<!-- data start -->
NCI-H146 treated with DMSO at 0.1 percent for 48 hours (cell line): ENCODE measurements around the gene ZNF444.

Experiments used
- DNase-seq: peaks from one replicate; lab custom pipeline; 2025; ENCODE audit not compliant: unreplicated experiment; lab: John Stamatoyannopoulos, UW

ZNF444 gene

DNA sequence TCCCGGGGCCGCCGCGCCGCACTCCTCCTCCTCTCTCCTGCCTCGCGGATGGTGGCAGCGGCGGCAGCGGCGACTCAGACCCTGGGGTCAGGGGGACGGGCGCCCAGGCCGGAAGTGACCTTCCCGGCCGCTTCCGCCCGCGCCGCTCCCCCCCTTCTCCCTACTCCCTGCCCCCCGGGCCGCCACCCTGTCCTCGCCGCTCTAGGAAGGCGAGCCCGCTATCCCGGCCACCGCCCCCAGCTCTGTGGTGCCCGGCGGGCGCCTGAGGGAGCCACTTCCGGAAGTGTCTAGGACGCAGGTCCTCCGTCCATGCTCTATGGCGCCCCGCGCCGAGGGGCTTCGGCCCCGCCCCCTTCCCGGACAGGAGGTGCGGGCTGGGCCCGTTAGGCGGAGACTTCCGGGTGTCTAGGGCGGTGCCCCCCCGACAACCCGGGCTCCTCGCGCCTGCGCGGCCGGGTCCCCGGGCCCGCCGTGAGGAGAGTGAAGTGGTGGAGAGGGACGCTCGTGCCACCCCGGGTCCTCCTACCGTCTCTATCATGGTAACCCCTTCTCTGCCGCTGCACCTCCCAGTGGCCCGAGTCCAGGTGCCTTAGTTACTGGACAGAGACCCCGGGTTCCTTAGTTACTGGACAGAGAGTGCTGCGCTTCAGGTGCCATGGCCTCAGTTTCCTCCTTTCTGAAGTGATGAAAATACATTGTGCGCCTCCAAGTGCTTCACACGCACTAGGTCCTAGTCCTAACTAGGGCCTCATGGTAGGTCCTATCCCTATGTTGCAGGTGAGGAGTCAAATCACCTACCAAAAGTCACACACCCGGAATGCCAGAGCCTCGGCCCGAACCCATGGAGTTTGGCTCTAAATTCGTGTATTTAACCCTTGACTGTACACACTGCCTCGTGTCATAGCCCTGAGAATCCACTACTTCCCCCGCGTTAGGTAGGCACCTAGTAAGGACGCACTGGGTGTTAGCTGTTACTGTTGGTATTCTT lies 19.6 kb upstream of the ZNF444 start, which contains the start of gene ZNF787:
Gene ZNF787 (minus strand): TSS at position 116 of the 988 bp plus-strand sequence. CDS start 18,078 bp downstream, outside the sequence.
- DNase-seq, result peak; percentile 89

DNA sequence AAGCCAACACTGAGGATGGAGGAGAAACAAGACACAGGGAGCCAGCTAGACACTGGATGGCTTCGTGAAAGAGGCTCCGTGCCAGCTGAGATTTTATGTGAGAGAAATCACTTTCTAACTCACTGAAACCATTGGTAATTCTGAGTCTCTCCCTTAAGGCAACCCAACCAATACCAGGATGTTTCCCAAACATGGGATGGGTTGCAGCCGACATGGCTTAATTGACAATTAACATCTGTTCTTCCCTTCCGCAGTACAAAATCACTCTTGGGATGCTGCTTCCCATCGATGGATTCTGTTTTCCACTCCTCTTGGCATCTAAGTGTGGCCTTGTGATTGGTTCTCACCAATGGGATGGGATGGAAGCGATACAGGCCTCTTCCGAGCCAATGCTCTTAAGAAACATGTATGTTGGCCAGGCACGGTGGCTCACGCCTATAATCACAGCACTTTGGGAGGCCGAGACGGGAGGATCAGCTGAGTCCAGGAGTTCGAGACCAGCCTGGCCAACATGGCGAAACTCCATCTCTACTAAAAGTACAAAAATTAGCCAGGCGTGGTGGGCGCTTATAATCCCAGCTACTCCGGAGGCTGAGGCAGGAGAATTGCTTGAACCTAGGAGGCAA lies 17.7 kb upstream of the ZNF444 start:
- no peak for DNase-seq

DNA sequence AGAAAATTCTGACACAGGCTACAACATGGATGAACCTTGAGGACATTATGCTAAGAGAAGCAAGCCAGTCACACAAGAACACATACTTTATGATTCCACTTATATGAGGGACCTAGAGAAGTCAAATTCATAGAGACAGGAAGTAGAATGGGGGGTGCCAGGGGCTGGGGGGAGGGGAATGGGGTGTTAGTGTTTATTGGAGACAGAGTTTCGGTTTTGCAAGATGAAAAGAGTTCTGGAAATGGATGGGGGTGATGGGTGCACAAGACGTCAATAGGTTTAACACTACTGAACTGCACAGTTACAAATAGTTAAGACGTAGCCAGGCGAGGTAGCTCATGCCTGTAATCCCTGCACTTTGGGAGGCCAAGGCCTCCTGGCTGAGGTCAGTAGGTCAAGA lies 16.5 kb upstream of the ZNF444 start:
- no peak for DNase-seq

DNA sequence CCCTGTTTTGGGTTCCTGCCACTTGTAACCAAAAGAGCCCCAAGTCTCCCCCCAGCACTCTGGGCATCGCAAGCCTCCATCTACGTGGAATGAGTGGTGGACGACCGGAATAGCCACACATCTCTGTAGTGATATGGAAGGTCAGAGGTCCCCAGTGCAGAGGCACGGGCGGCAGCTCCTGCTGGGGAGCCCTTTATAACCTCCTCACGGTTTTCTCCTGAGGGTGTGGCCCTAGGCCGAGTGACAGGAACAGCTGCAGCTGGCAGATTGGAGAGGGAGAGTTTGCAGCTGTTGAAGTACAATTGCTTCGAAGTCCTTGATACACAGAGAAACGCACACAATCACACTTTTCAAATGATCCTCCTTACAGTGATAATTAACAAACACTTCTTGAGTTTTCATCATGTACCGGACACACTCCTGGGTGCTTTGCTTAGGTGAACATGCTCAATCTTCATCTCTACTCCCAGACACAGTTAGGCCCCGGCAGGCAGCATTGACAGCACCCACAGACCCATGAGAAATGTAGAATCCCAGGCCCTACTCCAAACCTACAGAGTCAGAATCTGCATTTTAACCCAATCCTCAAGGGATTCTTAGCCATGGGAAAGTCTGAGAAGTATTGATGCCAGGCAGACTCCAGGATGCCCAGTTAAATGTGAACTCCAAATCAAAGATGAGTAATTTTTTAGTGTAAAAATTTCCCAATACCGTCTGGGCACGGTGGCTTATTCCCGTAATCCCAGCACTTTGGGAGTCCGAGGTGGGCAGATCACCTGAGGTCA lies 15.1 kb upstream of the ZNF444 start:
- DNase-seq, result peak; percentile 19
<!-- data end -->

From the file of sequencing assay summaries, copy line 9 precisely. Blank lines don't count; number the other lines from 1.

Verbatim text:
- no peak for DNase-seq